Judge Reed ruled that the duty of care ends with discharge and that there is a factual dispute as to when discharge occurred that needs to be determined along with other questions of fact during trial rather than during demure.
Mr. Abrahams had checked into the facility upon the urging of his family due to a condition where he was increasingly disoriented, stresed, and uncommunicative. However, he became more so upon admittance and eventually left the facility distraught. Alarmed the facility called the police and a confrontation ensued that ended in his death.
At the time of the settlement Attorney Johnny L. Griffin told the Vanguard:
“The case is moving forward against the other defendants. The settlement with the City was very appropriate based on the confirmed totality of facts and circumstances.”
The lawsuit claims in part:
“Safe Harbor staff knew that Ricardo’s stress and anxiety, combined with his difficulty communicating and following instructions, would likely lead to a confrontation between Ricardo and police.”
Moreover, the facility failed to contact Abrahams’ parents or an individual experienced in mental health crisis intervention to reduce his stress.
However, last Thursday Mr. Enabnit began to tear into those claims. He claimed that the Plaintiffs wrongly try to use a Theory of Liability that argues that when the police were called, Safe Harbor had additional duties to provide more information to the police or take other actions. Plaintiffs cite the Tarasoff case in establishing a duty to notify third parties when there is a reasonable belief of criminal intent. Defense countered that this was opposite of the case in Abrahams because he was not seen as dangerous.
Defense instead asked that the law be analyzed under Roland v. Christian standards which posit a five part test for liability. They argue that the there is no foreseeability as it was not foreseeable that calling the police would lead to the death of Mr. Abrahams. Moreover they argue that given the fact that Mr. Abrahams had left the facility and his condition it was reasonable to call the police. They argued that as a non-profit, there was no moral blame as they operated in what they believed was the best interest of their patients.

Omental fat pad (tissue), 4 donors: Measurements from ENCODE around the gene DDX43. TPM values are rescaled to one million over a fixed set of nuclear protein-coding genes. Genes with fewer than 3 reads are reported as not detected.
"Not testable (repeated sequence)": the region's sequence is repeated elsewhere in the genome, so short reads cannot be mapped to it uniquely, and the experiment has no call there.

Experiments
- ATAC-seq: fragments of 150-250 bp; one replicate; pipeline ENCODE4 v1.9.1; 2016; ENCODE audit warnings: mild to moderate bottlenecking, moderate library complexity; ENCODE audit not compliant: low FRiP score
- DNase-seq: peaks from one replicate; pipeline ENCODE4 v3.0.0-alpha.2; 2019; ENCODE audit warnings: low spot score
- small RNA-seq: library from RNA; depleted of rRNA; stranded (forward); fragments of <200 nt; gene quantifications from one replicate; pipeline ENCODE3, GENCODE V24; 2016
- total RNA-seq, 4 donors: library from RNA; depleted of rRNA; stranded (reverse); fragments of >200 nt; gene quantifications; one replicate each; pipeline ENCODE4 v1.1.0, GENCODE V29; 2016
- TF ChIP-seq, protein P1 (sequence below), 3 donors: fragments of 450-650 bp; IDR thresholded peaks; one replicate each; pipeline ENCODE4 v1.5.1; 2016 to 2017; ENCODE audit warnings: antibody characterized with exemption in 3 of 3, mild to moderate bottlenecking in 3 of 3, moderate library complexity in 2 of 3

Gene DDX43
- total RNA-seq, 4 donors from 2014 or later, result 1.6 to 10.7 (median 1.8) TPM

Furthermore the defense argued that it would place a huge burden on the defendant if it determined that it had additional legal duties. First, it would be a financial burden. Second, it would have a negative consequences on the community as it makes it more difficult and expensive for such non-profits to operate.
Finally they tore into plaintiff claims that the parents should have been called, arguing that at that point when he was confused and noncommunicative it wouldn’t have made any difference if they had been called. Second, they argued that the facility itself was an expert in mental health and therefore there was no need to call in a third party expert. Finally, claims that the police are not trained to deal with mental health crises were refuted arguing extensive training and that calling the police was the only duty that they had during such a crisis.
The plaintiffs countered that up until the point of discharge, the facility had a duty of care and that he was never discharged. They argued that the facility had a duty to perform a number of tasks in order to insure that Mr. Abrahams had ordinary reasonable care. Specifically they claimed that they never notified the police that he was not a danger to himself or others. Second, they did not notify police that there were mental health professionals with crisis training in the vicinity that could have been of assistance.
Third, they argued that the Woodland Police Department is too fast to resort to violence with mental health patients, especially those that are unresponsive such as Abrahams. Thus violence is foreseeable and not out of the ordinary.
They disputed the applicability of Terasoff arguing that it should apply since the issue is what one must do when trying to control a third party. given the foreseeability of harm there is a duty to exercise reasonable care.
Finally they argued that they would not be telling the police how to do their job, rather that there were certain risks and facts that the police should have known to enable them to perform their job better in this case. It was their duty to inform the police when they know information and the police does not have that information.
Yolo Community Care Continuum maintains that they did nothing wrong in this incident and hoped that the litigation could be stopped as soon as possible. Christine Scobee, the YCCC board president told the Woodland Daily Democrat last week:
“I’m confident the judge will dismiss the charges against the YCCC, but it’s a multi-step process. As far as I know we did everything right and nothing wrong.”
The question of whether this case will be dismissed will be determined whether or not there issues of triable facts that emerge. According to the law, if there is an issue of evidence that is controverted by other evidence, it becomes a triable issue of fact and therefore must be dealt with in trial rather than a motion to dismiss. However, this case may way more on the reasonableness of whether Safe Harbor had a continued duty after Abrahams left rather than any factual dispute.
—David M. Greenwald reporting
Rima Kalush contributed to this story